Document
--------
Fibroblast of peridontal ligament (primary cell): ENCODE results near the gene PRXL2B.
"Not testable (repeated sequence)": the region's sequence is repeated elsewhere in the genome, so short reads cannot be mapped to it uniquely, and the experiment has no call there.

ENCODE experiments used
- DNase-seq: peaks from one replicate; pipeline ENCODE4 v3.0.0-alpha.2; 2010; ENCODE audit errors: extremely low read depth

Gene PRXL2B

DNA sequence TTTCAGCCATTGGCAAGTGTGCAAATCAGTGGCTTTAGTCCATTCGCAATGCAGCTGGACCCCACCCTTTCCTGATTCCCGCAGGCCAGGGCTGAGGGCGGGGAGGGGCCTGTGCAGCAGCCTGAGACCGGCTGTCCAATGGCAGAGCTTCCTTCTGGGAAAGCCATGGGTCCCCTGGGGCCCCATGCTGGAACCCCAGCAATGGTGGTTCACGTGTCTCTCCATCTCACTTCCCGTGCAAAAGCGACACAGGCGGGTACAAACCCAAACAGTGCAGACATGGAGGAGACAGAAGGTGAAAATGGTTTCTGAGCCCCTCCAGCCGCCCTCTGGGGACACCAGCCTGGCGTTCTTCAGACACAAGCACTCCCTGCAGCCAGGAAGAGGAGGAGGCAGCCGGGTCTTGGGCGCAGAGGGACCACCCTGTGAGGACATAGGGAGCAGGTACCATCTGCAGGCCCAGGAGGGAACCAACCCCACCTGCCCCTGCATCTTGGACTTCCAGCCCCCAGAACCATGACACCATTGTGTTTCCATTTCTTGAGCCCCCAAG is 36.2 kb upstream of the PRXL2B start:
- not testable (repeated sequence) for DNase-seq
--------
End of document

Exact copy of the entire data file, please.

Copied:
Fibroblast of peridontal ligament (primary cell): ENCODE results near the gene PRXL2B.
"Not testable (repeated sequence)": the region's sequence is repeated elsewhere in the genome, so short reads cannot be mapped to it uniquely, and the experiment has no call there.

ENCODE experiments used
- DNase-seq: peaks from one replicate; pipeline ENCODE4 v3.0.0-alpha.2; 2010; ENCODE audit errors: extremely low read depth

Gene PRXL2B

DNA sequence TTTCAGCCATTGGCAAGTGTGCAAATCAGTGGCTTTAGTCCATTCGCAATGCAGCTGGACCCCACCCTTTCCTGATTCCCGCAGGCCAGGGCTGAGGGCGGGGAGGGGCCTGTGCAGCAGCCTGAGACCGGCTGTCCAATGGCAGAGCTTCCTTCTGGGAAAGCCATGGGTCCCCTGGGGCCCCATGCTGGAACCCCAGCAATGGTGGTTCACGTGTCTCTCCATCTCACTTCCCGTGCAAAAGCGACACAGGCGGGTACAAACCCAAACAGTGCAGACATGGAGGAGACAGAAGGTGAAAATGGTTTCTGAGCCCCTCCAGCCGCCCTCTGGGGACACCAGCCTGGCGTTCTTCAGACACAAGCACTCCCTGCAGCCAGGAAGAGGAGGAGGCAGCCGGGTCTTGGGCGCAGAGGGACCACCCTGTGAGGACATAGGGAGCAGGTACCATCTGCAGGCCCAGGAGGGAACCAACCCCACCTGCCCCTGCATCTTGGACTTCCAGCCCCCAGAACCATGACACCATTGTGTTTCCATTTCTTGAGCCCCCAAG is 36.2 kb upstream of the PRXL2B start:
- not testable (repeated sequence) for DNase-seq